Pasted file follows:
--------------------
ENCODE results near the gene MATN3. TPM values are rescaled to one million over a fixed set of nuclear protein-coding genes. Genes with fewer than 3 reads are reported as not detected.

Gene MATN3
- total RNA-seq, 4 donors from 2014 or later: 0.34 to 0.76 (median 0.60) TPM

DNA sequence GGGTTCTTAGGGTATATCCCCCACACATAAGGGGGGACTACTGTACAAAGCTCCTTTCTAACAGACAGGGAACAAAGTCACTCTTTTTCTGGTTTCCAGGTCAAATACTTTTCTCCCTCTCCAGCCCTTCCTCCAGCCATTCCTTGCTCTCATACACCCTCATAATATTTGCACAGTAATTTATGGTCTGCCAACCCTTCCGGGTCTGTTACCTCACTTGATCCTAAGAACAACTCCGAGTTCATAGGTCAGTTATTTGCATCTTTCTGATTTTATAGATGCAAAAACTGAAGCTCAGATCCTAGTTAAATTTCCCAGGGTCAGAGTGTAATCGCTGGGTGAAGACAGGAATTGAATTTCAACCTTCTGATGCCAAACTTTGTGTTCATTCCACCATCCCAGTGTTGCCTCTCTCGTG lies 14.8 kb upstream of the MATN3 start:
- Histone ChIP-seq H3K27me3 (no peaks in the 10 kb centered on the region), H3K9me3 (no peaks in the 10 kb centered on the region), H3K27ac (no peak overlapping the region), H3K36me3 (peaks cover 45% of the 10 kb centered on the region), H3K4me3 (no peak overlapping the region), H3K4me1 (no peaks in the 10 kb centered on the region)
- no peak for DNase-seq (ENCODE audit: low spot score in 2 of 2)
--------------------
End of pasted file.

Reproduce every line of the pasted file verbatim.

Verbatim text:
ENCODE results near the gene MATN3. TPM values are rescaled to one million over a fixed set of nuclear protein-coding genes. Genes with fewer than 3 reads are reported as not detected.

Gene MATN3
- total RNA-seq, 4 donors from 2014 or later: 0.34 to 0.76 (median 0.60) TPM

DNA sequence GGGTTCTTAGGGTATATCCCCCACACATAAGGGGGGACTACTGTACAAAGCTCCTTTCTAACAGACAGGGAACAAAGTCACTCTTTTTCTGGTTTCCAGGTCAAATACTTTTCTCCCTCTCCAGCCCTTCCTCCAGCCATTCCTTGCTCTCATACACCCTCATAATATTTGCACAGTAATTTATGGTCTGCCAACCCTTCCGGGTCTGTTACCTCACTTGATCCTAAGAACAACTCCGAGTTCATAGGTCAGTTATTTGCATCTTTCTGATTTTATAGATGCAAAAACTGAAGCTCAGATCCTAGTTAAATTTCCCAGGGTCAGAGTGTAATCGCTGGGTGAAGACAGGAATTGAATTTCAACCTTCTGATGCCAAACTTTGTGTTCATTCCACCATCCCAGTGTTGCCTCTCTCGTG lies 14.8 kb upstream of the MATN3 start:
- Histone ChIP-seq H3K27me3 (no peaks in the 10 kb centered on the region), H3K9me3 (no peaks in the 10 kb centered on the region), H3K27ac (no peak overlapping the region), H3K36me3 (peaks cover 45% of the 10 kb centered on the region), H3K4me3 (no peak overlapping the region), H3K4me1 (no peaks in the 10 kb centered on the region)
- no peak for DNase-seq (ENCODE audit: low spot score in 2 of 2)